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Two Tropical Developments are Possible This Week

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The traditionally busier weeks of the Atlantic hurricane season are upon us, and two new tropical storms may develop this week.

The first area of interest, referred to as Invest 97 for modeling purposes, was noted to be producing an increasing number of showers and thunderstorms about 500 miles east of the Windward Islands Sunday. The system was moving swiftly to the west at 20 mph, and its fast forward speed is likely to “limit significant development” over the next two days, according to forecasters at the National Hurricane Center. Thereafter, conditions are expected to become more favorable for development, and the NHC has given Invest 97 a “medium chance” of developing into a tropical depression or storm by the end of this week.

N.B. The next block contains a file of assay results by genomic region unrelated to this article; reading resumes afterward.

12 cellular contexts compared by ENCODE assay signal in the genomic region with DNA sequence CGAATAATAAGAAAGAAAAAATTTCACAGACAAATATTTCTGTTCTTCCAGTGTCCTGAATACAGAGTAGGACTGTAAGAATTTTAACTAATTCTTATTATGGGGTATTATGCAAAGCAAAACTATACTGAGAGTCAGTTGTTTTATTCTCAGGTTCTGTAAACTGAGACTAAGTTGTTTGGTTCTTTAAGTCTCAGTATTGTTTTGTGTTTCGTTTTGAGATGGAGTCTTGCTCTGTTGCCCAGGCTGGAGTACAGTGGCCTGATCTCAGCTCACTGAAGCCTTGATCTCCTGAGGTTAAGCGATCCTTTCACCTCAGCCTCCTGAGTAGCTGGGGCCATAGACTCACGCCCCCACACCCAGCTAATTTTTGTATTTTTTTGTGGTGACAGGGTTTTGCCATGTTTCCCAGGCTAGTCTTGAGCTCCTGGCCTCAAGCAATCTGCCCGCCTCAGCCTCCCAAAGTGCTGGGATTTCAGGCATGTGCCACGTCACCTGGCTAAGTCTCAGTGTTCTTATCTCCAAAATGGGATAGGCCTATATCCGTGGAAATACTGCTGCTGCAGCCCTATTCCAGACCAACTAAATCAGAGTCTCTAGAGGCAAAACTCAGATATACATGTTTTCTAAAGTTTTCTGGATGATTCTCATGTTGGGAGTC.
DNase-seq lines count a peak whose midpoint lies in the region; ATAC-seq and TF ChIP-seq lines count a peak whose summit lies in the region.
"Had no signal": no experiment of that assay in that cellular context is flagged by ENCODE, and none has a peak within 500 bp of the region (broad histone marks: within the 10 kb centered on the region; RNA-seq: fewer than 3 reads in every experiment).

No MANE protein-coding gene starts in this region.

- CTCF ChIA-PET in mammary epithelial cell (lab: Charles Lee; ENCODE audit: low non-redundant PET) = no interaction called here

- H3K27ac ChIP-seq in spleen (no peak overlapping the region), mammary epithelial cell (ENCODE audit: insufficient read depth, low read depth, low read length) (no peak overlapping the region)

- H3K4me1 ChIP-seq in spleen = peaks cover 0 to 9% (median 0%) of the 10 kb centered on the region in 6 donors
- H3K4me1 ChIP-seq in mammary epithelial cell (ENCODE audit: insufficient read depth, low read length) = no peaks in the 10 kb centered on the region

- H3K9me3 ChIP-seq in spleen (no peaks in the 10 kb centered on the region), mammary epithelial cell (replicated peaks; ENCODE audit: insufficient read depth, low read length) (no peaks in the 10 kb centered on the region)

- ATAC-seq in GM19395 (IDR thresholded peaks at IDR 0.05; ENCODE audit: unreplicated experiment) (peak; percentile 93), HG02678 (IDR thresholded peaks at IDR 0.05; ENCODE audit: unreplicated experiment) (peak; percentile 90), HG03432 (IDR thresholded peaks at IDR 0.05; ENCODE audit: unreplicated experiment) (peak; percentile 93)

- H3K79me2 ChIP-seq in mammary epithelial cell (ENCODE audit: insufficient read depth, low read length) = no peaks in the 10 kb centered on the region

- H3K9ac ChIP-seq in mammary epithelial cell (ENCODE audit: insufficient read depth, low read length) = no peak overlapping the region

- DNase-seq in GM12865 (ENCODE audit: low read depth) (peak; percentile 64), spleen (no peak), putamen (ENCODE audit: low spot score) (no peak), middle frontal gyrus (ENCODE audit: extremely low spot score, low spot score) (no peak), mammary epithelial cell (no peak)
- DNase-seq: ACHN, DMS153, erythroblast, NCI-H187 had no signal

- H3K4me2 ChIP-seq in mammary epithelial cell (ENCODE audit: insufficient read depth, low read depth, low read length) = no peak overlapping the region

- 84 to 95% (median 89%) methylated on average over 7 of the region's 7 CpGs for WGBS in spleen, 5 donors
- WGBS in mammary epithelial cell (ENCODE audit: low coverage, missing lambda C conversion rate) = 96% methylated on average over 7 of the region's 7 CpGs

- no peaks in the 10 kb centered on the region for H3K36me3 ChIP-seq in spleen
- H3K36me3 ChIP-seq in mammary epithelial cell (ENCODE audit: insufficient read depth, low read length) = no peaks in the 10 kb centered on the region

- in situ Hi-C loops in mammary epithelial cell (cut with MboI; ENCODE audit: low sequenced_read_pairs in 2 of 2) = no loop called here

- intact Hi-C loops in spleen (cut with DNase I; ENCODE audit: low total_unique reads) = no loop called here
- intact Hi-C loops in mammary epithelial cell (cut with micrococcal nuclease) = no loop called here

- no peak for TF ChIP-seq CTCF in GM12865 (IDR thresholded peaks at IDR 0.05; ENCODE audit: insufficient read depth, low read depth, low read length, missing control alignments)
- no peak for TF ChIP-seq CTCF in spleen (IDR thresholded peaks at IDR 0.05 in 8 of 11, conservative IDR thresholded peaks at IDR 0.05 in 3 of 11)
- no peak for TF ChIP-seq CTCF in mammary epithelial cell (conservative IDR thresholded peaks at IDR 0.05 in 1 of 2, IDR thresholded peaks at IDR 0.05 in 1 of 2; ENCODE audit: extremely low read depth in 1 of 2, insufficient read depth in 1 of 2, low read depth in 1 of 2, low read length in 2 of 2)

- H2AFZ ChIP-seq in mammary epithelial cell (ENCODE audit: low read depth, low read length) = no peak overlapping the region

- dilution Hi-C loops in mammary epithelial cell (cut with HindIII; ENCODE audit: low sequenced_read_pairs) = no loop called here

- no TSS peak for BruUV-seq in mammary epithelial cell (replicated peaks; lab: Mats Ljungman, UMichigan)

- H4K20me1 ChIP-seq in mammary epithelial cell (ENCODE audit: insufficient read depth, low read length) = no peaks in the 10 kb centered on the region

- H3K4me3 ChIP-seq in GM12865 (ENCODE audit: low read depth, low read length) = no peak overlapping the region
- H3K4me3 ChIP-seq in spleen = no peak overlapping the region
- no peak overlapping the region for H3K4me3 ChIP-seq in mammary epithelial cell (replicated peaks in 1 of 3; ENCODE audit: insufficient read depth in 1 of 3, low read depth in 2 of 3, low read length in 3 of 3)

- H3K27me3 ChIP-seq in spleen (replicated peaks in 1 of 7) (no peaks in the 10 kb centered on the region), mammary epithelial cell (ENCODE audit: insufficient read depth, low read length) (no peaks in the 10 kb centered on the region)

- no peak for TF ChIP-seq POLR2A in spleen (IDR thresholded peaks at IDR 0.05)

Another tropical disturbance located over the far eastern Atlantic, well southeast of the Cabo Verde islands, also has a “medium chance” of developing in the next five days.  Showers associated with it were observed to be disorganized Sunday, but environmental conditions are expected to become favorable for development by midweek as it moves across the central Atlantic.  Long range forecast data suggests this might be the first long-tracked tropical cyclone of the season, potentially bringing it close to the Lesser Antilles in about five or six days.

The next two names on the already historic 2020 hurricane season will be Laura and Marco.  Eight records for earliest named storms have already been broken this year, which include Cristobal, Edouard, Fay, Gonzalo, Hanna, Isaias, Josephine and Kyle. The earliest “L” storm on record was Luis, which formed on Aug. 29, 1995.  The earliest “M” storm on record was Maria in 2005, which formed on Sept. 2.


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